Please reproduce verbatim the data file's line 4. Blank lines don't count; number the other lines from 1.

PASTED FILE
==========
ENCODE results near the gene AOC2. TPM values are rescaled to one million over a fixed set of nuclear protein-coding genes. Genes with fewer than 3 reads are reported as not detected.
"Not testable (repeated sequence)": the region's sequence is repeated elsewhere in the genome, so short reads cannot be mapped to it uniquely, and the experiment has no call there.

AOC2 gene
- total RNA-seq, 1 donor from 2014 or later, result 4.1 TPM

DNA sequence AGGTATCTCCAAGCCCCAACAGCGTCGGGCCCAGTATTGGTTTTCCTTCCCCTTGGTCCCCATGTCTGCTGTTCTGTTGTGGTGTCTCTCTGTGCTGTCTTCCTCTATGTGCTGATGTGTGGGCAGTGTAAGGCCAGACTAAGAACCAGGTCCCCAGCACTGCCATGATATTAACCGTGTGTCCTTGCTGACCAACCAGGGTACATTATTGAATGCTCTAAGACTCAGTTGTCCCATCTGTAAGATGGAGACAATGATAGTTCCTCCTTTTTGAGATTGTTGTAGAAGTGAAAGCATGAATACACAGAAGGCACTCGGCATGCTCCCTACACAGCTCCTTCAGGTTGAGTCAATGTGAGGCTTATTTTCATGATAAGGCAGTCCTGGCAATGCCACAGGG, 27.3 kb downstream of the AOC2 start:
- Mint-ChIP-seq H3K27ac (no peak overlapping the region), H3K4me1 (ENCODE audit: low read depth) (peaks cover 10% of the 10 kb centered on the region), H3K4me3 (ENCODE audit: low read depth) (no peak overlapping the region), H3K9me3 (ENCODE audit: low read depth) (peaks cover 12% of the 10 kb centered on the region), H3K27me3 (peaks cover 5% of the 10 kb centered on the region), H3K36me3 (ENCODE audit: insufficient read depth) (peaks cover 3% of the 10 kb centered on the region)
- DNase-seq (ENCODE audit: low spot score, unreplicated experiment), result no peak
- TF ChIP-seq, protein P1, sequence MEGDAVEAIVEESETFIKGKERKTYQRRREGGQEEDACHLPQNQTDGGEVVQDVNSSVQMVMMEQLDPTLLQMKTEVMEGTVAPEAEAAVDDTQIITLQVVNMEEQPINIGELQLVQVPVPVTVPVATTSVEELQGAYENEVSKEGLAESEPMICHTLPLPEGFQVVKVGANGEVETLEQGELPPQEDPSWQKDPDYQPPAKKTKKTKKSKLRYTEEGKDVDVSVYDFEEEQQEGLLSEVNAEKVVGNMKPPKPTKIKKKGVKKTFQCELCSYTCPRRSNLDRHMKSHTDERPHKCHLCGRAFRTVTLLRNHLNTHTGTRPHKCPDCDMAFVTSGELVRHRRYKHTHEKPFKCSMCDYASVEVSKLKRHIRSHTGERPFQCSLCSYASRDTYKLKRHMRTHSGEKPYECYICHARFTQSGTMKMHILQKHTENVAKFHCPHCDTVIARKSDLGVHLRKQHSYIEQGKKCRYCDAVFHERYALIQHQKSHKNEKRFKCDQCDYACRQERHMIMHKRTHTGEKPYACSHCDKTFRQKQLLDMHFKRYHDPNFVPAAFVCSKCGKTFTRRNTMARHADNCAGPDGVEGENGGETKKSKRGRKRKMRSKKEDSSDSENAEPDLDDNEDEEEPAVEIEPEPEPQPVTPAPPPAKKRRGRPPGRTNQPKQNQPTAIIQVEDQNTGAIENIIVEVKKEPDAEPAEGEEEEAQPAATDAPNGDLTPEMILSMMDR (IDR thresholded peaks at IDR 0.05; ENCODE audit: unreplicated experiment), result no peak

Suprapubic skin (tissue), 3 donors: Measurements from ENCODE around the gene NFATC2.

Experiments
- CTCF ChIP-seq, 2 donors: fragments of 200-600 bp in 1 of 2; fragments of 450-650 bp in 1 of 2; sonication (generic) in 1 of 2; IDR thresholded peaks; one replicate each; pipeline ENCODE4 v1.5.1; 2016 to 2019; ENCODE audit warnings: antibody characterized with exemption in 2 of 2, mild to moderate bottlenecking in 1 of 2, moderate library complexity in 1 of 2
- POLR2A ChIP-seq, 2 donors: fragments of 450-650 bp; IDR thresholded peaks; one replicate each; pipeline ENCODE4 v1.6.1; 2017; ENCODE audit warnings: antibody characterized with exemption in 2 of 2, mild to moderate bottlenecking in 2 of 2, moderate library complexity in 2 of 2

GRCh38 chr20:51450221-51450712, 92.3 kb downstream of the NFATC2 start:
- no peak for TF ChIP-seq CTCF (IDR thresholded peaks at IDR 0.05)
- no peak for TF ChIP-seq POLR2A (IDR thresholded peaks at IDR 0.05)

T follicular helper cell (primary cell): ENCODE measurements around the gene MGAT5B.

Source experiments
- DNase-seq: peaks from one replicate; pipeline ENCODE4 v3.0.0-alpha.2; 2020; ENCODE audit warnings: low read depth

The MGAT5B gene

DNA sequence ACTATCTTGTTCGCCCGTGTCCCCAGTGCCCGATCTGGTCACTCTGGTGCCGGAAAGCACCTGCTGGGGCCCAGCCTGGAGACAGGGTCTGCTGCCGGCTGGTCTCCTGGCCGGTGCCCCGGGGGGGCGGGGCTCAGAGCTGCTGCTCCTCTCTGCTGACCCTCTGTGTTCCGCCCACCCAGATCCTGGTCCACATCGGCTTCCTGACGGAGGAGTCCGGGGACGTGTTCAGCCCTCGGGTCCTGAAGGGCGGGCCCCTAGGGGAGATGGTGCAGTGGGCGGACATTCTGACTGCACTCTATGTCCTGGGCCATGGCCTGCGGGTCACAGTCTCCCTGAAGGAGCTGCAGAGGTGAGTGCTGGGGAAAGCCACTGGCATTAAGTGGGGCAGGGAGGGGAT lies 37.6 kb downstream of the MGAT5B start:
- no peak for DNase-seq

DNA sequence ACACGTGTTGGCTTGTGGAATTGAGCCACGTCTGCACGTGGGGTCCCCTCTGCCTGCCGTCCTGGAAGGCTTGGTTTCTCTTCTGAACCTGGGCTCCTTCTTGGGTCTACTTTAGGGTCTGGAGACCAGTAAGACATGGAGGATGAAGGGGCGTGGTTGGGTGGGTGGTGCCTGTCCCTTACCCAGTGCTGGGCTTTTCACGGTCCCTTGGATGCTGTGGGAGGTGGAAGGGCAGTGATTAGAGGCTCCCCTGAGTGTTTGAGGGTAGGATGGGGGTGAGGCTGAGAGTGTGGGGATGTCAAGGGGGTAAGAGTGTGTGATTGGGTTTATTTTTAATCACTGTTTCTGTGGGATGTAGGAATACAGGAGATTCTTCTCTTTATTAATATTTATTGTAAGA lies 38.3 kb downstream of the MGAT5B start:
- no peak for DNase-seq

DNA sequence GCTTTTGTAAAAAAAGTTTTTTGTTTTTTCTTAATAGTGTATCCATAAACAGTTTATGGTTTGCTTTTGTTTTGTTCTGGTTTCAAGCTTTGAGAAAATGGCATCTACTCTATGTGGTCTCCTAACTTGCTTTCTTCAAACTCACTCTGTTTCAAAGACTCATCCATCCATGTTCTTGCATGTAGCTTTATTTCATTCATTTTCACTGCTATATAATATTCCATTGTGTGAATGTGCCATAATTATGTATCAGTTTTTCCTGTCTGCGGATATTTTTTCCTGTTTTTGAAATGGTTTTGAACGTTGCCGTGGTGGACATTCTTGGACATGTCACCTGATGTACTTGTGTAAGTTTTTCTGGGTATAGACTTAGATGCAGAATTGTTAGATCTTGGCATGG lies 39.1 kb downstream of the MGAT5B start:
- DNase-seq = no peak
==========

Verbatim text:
- total RNA-seq, 1 donor from 2014 or later, result 4.1 TPM